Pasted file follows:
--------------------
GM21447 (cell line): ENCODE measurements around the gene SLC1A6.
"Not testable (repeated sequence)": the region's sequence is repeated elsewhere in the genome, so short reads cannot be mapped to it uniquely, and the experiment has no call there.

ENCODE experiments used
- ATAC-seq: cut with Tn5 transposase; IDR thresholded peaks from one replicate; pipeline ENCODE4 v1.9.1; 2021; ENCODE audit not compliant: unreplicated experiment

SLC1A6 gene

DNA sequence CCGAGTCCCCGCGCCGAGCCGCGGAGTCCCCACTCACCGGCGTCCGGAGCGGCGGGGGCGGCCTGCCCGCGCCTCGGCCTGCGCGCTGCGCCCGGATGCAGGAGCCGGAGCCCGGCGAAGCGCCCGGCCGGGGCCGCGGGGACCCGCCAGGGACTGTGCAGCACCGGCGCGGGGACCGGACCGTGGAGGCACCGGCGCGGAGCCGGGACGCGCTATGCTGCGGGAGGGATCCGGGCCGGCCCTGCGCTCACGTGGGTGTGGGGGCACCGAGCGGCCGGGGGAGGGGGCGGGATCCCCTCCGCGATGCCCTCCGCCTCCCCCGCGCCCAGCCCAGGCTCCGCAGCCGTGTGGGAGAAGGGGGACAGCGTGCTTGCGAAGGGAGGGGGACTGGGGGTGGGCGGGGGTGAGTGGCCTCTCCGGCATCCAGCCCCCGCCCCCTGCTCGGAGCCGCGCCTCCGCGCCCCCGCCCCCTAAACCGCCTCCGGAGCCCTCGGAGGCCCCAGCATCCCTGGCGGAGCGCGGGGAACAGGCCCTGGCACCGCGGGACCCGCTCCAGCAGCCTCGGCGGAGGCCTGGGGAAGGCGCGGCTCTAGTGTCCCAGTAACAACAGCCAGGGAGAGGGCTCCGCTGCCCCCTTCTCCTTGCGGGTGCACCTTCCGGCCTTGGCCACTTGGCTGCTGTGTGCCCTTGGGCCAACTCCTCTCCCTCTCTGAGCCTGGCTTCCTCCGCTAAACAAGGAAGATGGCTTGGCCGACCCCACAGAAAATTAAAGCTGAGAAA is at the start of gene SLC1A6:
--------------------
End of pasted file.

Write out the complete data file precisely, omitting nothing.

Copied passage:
GM21447 (cell line): ENCODE measurements around the gene SLC1A6.
"Not testable (repeated sequence)": the region's sequence is repeated elsewhere in the genome, so short reads cannot be mapped to it uniquely, and the experiment has no call there.

ENCODE experiments used
- ATAC-seq: cut with Tn5 transposase; IDR thresholded peaks from one replicate; pipeline ENCODE4 v1.9.1; 2021; ENCODE audit not compliant: unreplicated experiment

SLC1A6 gene

DNA sequence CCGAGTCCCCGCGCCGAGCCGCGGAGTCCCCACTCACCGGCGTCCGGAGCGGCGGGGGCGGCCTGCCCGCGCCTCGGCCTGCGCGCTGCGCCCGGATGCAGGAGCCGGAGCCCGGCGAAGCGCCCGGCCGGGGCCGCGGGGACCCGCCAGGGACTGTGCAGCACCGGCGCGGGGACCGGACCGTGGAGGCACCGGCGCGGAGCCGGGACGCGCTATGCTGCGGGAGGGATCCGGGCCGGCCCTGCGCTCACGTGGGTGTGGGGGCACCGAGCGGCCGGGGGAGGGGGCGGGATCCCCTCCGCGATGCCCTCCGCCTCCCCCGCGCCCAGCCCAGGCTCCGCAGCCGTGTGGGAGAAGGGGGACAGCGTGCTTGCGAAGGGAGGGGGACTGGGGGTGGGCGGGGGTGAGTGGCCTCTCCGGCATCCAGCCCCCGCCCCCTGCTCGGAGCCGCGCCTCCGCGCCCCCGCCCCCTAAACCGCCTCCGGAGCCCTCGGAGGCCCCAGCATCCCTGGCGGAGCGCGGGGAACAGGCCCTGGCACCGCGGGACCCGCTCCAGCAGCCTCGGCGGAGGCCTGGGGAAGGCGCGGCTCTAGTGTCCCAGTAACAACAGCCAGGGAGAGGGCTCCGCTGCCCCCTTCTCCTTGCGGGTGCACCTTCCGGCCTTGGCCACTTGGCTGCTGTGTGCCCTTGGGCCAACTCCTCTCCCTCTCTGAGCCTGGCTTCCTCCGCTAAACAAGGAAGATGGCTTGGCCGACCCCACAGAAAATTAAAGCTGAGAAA is at the start of gene SLC1A6: